A small plastic cup sits in a mound of organic waste on Feb. 22, 2022. / File photo by Joe Orellana

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San Diego wants to charge substantially more to toss a ton of trash into the Miramar landfill, which the city maintains. 

If the city doesn’t boost “tipping fees,” the city dump will slip into debt in the tens of millions of dollars over the next few years. San Diego now has to keep food waste out of the landfill under a new state mandate, which is adding substantial costs as the city prepares to build a large composting facility, hire dozens more truck drivers and roll-out a new green bin recycling program. 

The City Council’s Environment Committee already OK’d the mayor’s proposal to increase so-called “tipping fees” by 71 percent over the next two years. A lobbyist for the private waste disposal industry says such an increase will make Miramar less competitive than other landfills in the region. 

An advocate for waste reduction says the city’s fee increase is a step in the right direction, but it’s still not charging enough to cover the true cost of throwing things away in a landfill and the planet-warming emissions that waste generates. 

Read the full story here. 

What About This Weather? 

Sunset Cliffs in Ocean Beach before it rained on Jan. 15, 2023.
Sunset Cliffs in Ocean Beach before it rained on Jan. 15, 2023. / Photo by Ariana Drehsler

A swirling exchange of air pressure drew what the Washington Post called “akin to a bowling ball” of high-altitude cold air southward. The result: twisting bands of moisture sweeping the northern portion of the United States, helping to generate wintery cold air through the southern portion of the continent.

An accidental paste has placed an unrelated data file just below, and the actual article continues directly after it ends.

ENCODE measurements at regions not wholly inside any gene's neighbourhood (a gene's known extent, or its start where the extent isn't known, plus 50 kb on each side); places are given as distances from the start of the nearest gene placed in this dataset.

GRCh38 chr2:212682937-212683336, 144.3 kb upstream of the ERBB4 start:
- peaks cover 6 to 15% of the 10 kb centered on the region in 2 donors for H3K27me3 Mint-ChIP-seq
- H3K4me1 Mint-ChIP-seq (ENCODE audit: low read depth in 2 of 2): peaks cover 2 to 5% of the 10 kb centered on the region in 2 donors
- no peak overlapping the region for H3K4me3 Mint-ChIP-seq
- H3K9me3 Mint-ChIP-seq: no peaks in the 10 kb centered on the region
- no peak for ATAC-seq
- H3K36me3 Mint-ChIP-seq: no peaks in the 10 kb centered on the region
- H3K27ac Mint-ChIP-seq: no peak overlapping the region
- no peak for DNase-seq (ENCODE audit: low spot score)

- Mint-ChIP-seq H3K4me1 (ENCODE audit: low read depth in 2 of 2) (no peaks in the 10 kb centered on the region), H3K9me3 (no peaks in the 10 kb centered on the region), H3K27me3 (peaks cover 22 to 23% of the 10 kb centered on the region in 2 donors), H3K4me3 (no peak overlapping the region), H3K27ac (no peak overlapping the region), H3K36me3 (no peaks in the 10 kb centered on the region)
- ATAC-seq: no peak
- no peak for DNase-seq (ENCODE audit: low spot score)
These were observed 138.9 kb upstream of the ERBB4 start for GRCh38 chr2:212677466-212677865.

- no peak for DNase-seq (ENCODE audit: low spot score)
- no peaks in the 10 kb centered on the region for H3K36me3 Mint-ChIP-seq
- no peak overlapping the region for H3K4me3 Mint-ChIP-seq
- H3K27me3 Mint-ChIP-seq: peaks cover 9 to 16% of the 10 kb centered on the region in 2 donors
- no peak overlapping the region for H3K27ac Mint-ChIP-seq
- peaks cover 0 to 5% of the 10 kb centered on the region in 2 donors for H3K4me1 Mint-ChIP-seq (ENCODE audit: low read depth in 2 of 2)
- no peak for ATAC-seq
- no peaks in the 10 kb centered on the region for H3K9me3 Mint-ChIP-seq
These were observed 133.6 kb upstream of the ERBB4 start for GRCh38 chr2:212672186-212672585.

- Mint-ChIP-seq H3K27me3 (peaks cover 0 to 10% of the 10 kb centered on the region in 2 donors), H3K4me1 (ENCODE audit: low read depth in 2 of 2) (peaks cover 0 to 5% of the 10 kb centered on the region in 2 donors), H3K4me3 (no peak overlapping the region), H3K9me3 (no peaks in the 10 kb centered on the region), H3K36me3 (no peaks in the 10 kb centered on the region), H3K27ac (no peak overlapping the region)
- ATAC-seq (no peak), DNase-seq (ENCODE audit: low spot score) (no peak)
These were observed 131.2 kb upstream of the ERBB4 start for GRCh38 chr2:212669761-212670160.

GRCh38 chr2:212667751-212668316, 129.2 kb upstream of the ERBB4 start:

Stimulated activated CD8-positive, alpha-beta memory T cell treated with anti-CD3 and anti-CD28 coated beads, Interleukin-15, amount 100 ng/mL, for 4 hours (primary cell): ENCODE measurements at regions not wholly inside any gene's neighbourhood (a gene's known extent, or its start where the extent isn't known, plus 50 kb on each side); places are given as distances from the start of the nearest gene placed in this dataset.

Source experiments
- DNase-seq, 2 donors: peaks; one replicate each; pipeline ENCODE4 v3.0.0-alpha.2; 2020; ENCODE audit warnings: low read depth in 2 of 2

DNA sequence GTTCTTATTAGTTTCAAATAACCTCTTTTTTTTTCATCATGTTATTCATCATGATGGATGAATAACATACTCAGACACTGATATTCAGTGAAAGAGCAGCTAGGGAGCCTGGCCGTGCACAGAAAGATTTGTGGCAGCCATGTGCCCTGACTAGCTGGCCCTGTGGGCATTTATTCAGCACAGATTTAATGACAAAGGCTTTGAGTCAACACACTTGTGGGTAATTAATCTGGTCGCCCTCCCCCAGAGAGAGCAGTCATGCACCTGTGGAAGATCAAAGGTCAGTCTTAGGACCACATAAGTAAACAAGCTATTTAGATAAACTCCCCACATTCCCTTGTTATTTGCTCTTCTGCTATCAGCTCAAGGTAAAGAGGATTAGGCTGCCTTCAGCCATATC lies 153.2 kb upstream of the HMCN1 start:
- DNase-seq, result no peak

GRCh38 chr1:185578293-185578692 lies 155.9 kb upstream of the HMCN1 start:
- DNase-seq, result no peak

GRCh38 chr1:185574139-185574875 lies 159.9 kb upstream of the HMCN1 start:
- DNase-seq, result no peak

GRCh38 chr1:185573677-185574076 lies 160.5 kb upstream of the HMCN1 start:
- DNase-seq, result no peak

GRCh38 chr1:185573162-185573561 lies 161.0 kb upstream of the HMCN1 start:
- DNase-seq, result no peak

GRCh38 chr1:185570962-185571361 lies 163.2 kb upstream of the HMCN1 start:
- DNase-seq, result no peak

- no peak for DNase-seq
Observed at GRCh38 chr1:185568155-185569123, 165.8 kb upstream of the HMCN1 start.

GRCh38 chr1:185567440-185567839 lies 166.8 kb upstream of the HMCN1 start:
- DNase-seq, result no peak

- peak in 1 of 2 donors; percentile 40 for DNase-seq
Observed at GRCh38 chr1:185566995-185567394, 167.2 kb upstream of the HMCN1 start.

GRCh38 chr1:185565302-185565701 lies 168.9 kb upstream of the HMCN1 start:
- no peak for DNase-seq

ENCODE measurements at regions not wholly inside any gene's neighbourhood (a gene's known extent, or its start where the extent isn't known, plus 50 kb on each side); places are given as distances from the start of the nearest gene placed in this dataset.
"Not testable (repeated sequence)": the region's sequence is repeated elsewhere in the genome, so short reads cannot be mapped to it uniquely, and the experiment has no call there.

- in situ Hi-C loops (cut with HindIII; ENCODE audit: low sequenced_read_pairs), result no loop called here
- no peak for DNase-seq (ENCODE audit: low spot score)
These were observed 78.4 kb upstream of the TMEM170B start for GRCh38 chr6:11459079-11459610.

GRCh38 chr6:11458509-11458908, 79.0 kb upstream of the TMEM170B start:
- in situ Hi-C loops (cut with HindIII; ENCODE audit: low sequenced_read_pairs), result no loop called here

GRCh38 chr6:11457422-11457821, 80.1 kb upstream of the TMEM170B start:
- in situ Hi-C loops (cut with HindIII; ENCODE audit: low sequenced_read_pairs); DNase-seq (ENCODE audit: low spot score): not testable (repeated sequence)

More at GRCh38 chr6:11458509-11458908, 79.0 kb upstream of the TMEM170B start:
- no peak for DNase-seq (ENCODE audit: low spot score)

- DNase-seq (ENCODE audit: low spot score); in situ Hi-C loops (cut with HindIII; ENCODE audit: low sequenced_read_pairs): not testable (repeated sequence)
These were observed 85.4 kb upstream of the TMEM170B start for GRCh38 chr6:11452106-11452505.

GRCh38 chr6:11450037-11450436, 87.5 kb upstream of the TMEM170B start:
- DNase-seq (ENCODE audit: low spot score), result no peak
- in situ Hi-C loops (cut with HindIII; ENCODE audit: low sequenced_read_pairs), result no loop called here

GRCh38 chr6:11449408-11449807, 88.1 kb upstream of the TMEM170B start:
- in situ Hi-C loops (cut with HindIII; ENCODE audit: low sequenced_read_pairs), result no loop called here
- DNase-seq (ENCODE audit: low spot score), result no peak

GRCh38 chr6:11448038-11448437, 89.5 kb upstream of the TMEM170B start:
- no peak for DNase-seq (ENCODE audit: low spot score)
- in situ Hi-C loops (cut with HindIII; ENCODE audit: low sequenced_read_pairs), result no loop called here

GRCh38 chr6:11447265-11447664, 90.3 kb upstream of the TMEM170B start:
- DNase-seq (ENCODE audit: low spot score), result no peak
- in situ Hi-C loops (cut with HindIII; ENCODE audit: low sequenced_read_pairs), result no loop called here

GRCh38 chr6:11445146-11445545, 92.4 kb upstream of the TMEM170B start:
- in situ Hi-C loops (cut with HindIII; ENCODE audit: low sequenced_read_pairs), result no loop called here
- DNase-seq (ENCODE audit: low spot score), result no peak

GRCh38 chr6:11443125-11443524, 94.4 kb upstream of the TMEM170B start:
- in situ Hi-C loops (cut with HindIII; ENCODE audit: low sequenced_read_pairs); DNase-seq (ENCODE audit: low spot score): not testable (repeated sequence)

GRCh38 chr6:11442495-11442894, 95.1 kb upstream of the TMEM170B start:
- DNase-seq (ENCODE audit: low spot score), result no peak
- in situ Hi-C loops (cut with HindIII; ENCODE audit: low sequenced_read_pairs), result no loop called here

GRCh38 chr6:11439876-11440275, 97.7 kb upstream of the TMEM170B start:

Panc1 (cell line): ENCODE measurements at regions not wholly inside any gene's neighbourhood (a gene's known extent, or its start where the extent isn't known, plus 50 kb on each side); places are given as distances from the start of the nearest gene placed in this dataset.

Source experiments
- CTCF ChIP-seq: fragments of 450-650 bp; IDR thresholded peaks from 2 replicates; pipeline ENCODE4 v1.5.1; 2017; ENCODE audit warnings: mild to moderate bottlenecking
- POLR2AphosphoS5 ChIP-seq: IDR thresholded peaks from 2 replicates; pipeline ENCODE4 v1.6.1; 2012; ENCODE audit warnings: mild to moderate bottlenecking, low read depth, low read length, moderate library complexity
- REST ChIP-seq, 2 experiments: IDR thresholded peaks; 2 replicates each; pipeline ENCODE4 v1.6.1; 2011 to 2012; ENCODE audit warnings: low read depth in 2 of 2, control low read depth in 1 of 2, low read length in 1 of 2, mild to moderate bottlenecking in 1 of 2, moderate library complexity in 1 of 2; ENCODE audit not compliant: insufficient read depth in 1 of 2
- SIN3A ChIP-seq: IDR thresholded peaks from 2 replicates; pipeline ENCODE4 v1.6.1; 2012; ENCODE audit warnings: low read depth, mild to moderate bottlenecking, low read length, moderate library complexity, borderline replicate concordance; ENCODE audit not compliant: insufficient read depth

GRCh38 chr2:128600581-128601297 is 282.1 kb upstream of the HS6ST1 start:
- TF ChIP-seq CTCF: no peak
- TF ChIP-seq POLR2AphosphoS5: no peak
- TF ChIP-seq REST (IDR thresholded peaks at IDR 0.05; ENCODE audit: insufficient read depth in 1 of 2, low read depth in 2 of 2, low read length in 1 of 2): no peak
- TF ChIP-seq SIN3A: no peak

Cities from Oregon to Minnesota are breaking historic snow records.  Snow and hail even hit parts of Anza-Borrego Desert State Park this week. 

The National Weather Service in San Diego issued its first-ever blizzard warning Thursday for the San Bernardino County Mountains through Saturday. 

The intermittent rain in the San Diego-Tijuana region caused the cross-border Tijuana River to begin flowing across the U.S.-Mexico border. Flows of over 200 million gallons per day began Thursday morning, according to the International Boundary and Water Commission, a border water agency that manages cross-border water infrastructure. 

In Other News

  • The International Boundary and Water Commission agreed to a slew of beefed up measures to prevent sewage from spilling over the U.S.-Mexico border as part of a settlement agreement with San Diego cities that sued over alleged inaction. (Union Tribune)
  • The land that Chula Vista has set aside for a university — a vision leaders have long pushed on voters — must be made available for sale or lease to affordable housing developers, according to the state. (Union-Tribune) 
  • Recently unseal search warrants related to the alleged rape of a young woman by members of San Diego State’s football team revealed specific items the police were looking for during their investigation and that police were also looking at two other men as possible suspects. (KPBS) 

The Morning Report was written by MacKenzie Elmer. It was edited by Andrea Lopez-Villafaña. 

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